A major problem with browsers is that there are too many. Look at IE (Internet Explorer) disaster. I hate writing code just to make IE users happy. Depending on the mobile browsers your visitors use, your site will be displayed either right or wrong. Nope, I never seen half-right rendering. Specially if you are running a business, you need to have the online publications as smooth as possible. Even I found myself switching to desktop version of my own site because some of my images are improperly rendered in the mobile theme. This another reason why I support mobile theme with a desktop switch option!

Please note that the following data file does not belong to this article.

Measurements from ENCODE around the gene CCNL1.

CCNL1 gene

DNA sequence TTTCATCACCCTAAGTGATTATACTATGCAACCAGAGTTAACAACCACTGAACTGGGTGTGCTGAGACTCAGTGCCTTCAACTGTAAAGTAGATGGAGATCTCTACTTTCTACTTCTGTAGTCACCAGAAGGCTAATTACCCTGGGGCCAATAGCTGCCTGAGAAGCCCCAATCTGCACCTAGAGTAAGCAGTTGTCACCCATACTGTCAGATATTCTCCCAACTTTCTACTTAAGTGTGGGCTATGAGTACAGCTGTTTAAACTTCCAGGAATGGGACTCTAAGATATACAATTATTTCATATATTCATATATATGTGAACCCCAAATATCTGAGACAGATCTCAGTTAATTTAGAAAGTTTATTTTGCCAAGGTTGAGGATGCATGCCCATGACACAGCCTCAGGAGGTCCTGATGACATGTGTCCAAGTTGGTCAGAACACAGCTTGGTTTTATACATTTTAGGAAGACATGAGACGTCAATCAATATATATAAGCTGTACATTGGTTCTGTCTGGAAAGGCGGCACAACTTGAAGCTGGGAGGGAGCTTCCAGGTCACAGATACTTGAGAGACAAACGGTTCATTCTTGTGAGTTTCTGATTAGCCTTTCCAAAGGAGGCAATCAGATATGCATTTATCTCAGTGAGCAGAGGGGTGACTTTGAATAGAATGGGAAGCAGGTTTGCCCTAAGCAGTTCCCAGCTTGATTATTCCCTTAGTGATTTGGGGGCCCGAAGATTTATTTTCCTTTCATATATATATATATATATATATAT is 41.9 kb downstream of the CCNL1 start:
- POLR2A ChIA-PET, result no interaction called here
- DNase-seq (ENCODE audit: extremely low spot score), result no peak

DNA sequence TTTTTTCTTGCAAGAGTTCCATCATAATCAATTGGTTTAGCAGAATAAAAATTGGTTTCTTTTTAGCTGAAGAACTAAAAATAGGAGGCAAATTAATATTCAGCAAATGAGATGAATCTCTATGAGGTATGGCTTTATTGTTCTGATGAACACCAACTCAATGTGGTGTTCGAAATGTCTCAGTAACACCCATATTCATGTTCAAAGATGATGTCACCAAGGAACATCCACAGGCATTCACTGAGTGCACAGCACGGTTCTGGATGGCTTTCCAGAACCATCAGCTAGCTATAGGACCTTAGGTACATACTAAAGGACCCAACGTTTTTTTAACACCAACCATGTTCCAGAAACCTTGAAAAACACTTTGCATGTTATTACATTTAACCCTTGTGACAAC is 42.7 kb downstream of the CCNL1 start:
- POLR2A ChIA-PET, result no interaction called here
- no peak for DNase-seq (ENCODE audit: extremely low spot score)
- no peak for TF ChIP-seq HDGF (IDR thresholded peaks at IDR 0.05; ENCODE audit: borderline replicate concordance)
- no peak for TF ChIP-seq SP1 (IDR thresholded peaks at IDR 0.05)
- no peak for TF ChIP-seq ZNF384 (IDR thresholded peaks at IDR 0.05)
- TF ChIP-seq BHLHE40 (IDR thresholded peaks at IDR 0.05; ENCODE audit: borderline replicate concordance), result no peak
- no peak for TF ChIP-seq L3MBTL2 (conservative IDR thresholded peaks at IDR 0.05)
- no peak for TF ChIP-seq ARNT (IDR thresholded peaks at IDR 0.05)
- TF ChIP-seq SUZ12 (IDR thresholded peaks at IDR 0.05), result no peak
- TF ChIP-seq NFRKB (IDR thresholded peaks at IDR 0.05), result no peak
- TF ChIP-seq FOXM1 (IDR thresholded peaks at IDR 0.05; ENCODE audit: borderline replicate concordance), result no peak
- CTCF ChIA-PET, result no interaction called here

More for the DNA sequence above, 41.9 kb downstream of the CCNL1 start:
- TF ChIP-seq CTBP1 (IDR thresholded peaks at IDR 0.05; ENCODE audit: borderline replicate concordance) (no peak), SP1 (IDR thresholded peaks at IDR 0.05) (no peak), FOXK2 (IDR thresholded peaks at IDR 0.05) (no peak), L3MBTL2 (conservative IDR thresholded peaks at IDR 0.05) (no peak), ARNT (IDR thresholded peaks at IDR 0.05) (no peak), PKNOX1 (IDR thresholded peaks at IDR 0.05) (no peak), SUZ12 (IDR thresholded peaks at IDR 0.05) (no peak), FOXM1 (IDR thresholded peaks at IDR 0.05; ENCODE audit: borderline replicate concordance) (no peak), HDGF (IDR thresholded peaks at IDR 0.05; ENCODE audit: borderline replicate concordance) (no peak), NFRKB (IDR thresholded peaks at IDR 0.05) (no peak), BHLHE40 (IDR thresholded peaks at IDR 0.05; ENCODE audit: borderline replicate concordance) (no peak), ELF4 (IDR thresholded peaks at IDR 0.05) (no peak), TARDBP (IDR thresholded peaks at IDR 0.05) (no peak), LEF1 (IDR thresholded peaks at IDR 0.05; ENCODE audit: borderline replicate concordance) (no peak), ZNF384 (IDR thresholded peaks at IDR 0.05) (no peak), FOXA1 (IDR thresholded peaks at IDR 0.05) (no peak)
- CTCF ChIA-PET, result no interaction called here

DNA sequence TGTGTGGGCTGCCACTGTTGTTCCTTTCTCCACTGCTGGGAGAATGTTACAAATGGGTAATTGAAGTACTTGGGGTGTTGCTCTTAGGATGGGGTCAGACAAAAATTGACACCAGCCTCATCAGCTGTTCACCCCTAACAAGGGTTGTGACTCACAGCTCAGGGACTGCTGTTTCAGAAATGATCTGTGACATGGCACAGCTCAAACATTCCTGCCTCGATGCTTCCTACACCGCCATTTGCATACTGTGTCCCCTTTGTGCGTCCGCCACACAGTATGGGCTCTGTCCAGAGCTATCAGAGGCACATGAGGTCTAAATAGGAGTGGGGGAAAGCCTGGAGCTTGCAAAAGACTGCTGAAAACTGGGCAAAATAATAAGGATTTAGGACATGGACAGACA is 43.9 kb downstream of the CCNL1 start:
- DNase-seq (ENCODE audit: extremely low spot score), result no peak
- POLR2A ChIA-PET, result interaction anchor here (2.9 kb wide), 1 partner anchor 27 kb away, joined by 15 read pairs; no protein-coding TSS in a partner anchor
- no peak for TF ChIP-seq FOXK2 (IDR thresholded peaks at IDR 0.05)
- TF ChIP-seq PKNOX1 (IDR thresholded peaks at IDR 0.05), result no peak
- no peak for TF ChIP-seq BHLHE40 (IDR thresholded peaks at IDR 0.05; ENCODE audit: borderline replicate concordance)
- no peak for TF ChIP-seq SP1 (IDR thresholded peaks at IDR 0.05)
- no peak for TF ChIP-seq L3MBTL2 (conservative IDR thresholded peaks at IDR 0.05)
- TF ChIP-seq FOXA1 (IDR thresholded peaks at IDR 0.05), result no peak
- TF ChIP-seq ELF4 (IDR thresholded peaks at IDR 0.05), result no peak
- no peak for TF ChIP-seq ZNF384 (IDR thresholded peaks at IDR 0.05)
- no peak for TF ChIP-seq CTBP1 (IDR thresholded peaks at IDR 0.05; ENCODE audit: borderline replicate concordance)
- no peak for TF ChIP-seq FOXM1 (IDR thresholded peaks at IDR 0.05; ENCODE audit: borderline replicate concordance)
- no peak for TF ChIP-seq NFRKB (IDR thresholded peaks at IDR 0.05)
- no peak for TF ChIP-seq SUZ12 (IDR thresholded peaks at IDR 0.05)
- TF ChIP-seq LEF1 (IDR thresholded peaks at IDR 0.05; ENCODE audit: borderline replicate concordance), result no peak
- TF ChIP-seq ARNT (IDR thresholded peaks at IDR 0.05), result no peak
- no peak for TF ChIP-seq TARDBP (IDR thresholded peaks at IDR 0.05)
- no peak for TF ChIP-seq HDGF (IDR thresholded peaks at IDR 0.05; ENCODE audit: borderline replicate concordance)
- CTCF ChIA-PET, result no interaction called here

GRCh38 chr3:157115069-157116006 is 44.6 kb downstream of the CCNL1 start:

At the end it is your choice! Some of you will disagree with my experience with WordPress mobilization methods. As long as you can keep your mobile visitors (customers) happy, that’s what counts. When designing and coding websites, keep in mind that most people are not as tech savvy as you are. Do not expect your visitors to spend time figuring out how to make their experience pleasurable. It is your responsibility to provide support for the site.